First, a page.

On 16th April, once again a huge group of wonderful women came together at Electric Works. There was of course a selection of delicious homemade cakes from members and a welcoming atmosphere which always makes me feel like we are all women with the same needs and ideas.
Our guests speaker was Sam Cleasby, and although I had heard a lot about her (particularly in the preceding weeks) I wasn’t sure what I would get out of her talk. I knew she would be talking about her struggle with Irritable Bowel Disorder and Ulcerative Colitis, and definitely about her experiences of other people’s responses to her. Following her open letter to a lady who tutted at her for using a disabled toilet, I was interested to hear how she dealt with such attitudes on a day to day basis.
However, I was mistaken if I thought this would simply be a revealing talk about one woman’s struggles. The evening helped me (and I’m sure many others) to look at myself in a different way, and unburied feelings I had kept locked up for several years previously. (Whoa deep!)
After an update from the ever hilarious and entertaining duo of President and Secretary; Kirsty and Laura, and a break to refuel with some delicious homemade treats, Sam introduced herself to the waiting audience of ladies. She seemed to be so flattered and excited to speak to the group, but from my view, we were excited to hear her strong voice which had so recently received national exposure. Sam began by explaining her illnesses to us, and I found it fascinating and heart breaking to hear what she had been through. Regardless of this, she came across as a strong and confident individual, who could even makes light of her experiences – already she came across as a true female role model. Her ability to explain her condition and what this meant, provided the group with a true insight into what this sort of condition could mean for people all over the world. It also made me realise that even when somebody may not ‘look’ ill, or as if they are struggling physically, appearance can certainly be deceptive. It made me want to be much more caring of others around me.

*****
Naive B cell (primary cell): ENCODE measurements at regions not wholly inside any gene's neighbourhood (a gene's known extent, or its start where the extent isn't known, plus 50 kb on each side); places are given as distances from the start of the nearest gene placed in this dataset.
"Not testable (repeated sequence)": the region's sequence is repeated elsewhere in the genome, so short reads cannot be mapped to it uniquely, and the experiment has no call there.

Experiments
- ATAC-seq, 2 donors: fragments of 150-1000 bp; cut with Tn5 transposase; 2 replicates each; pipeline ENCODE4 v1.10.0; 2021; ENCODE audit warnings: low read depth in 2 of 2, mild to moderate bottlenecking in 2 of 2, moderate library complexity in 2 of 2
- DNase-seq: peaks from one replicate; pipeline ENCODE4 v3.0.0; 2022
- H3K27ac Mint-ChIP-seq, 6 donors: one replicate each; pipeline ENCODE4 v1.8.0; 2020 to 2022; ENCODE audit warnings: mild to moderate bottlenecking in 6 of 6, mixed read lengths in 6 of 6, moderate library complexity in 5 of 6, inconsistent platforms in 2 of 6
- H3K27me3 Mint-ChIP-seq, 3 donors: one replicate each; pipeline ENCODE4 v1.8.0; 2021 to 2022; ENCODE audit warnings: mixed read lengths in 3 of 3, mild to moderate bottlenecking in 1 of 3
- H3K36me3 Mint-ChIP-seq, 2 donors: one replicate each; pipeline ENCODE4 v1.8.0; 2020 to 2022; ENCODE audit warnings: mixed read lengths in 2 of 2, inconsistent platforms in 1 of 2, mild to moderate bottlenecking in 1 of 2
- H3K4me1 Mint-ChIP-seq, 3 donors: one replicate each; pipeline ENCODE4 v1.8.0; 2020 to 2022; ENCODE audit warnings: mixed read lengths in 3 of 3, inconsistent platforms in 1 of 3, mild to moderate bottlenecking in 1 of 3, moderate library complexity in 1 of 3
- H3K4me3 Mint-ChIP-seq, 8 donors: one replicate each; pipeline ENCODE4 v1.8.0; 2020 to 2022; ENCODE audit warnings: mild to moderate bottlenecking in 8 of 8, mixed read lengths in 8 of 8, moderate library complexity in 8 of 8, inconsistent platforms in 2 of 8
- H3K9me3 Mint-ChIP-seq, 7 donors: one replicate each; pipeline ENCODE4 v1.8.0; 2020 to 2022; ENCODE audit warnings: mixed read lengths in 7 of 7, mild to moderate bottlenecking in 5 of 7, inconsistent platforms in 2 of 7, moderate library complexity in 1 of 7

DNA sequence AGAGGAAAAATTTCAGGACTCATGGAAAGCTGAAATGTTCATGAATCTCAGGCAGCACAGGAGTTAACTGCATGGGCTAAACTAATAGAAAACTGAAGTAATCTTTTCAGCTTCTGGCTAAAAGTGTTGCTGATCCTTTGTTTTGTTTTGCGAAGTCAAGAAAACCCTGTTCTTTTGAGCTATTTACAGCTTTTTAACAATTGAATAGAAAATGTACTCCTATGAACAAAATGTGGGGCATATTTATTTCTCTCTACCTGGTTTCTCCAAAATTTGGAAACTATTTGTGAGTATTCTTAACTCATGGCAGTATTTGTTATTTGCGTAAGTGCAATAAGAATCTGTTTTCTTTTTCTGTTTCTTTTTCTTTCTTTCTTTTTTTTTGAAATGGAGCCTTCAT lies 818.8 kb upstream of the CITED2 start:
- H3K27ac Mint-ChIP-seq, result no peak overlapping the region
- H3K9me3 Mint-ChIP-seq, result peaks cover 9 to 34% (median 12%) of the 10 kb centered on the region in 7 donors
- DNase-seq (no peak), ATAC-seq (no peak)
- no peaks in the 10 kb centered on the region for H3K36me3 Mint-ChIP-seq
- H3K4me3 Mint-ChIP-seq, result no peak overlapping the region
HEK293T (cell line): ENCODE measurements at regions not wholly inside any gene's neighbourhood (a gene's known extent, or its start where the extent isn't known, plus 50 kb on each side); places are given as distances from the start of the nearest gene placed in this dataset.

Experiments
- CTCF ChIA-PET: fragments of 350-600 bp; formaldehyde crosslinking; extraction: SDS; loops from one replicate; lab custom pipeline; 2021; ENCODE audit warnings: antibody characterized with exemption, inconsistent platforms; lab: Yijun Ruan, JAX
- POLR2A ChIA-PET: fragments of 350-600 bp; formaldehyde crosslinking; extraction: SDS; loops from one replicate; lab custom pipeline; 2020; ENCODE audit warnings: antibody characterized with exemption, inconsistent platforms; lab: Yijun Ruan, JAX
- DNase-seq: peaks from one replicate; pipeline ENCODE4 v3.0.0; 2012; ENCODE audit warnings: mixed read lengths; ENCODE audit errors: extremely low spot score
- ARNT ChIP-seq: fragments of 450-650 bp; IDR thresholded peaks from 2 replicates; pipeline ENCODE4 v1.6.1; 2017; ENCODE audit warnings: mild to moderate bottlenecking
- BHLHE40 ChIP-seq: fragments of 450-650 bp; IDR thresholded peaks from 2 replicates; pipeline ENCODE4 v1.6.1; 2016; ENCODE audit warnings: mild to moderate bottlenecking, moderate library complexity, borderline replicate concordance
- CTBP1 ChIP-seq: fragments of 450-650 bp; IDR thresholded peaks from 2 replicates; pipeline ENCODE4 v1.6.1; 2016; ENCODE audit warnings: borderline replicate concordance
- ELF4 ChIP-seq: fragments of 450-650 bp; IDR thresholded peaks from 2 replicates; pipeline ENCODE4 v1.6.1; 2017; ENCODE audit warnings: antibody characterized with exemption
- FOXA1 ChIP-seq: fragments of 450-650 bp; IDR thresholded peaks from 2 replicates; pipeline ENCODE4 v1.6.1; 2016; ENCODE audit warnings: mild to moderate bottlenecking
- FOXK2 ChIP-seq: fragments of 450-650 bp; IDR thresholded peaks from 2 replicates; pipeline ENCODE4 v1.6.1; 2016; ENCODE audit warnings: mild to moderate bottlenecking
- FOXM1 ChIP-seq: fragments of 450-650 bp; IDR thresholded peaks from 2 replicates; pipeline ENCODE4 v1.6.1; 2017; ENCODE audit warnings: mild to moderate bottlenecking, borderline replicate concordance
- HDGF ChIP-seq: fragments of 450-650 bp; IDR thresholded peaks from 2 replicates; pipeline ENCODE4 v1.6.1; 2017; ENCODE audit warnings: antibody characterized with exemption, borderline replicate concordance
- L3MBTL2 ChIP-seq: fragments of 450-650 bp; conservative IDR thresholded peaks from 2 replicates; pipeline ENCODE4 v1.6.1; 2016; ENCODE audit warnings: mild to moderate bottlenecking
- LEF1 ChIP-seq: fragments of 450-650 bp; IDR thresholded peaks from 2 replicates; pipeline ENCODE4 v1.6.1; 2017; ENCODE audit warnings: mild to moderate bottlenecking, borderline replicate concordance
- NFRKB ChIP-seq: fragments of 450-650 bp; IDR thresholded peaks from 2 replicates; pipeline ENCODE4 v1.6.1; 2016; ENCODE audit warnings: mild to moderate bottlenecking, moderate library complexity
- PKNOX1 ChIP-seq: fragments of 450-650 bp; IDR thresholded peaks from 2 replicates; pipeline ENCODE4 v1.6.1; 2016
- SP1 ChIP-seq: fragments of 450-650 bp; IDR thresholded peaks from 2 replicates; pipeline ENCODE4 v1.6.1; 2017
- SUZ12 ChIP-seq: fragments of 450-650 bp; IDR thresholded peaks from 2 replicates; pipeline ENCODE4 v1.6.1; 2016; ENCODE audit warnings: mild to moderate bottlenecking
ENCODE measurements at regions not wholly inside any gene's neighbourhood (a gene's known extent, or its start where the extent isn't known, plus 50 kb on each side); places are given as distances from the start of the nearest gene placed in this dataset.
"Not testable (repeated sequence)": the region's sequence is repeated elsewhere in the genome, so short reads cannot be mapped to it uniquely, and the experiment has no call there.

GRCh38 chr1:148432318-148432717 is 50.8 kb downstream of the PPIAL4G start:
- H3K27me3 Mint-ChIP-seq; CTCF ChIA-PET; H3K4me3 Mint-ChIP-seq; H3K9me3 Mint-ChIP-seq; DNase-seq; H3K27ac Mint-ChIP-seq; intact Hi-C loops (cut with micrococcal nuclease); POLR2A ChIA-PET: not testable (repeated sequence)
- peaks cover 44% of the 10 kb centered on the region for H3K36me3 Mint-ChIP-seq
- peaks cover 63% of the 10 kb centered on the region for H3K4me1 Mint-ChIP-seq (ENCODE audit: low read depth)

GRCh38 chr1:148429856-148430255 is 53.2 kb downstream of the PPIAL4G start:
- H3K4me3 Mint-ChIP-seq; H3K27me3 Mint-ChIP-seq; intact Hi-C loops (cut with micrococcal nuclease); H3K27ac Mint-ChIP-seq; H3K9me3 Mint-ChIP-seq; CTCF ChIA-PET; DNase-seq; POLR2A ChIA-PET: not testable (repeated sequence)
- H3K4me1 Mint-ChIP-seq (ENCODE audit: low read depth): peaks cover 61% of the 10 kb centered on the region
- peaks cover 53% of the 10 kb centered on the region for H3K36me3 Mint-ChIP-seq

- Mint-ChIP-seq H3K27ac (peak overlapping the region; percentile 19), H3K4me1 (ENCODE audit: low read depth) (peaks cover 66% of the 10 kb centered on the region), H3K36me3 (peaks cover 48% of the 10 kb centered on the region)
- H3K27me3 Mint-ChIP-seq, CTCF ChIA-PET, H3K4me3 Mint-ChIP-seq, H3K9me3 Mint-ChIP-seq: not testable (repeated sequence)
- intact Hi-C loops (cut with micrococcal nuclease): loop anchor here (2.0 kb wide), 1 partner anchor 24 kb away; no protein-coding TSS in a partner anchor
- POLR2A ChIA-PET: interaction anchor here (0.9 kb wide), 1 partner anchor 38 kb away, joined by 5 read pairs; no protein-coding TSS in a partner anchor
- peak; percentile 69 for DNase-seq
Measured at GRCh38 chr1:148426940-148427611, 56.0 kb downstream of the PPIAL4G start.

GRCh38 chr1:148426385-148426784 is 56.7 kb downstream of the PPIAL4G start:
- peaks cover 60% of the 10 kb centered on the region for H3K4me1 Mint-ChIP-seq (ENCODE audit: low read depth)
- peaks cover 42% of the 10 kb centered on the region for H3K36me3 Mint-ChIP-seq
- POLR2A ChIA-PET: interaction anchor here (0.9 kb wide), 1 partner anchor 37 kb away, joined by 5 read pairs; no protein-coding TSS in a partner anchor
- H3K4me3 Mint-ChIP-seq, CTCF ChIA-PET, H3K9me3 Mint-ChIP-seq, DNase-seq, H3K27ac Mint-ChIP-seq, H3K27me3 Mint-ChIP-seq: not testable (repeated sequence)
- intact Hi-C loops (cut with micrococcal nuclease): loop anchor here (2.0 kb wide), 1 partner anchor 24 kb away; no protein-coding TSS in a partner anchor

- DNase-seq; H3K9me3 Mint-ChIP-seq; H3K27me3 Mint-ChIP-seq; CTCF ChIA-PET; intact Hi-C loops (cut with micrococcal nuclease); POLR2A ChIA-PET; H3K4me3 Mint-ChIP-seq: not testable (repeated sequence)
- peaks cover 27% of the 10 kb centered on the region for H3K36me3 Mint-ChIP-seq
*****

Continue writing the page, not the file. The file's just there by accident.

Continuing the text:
However, it was Sam’s focus on the general state of women’s self image that I found most thought provoking. Her ability to encourage a positive approach to body image was astounding, and her belief in her own body following her struggles was wonderful. As she questioned the social expectations of women and their bodies, I looked around me and realised that all I saw was a room full of awesome women. I had no feelings that some of us were better than others as a result of the way we all looked. I just loved being in a room full of people who were all listening and relating to what Sam was preaching (and she was preaching! Preaching the positives of being a woman, and actually how brilliant our bodies are for getting us through every day!).
Sam’s talk and overall attitude to the way we should see our bodies (and not listen to the media/society) has inspired me to go and fight the cause on my own grounds. I have been in touch with Sam as I am now going to put together some lessons to teach our Y6s at my school to love their bodies, before they themselves head into the battle grounds of adulthood and societal pressure. We all need to remember how much our bodies do for us, and actually, why can’t we start thanking them, instead of punishing them?
To read more about Sam’s amazing story, visit her website www.sobadass.me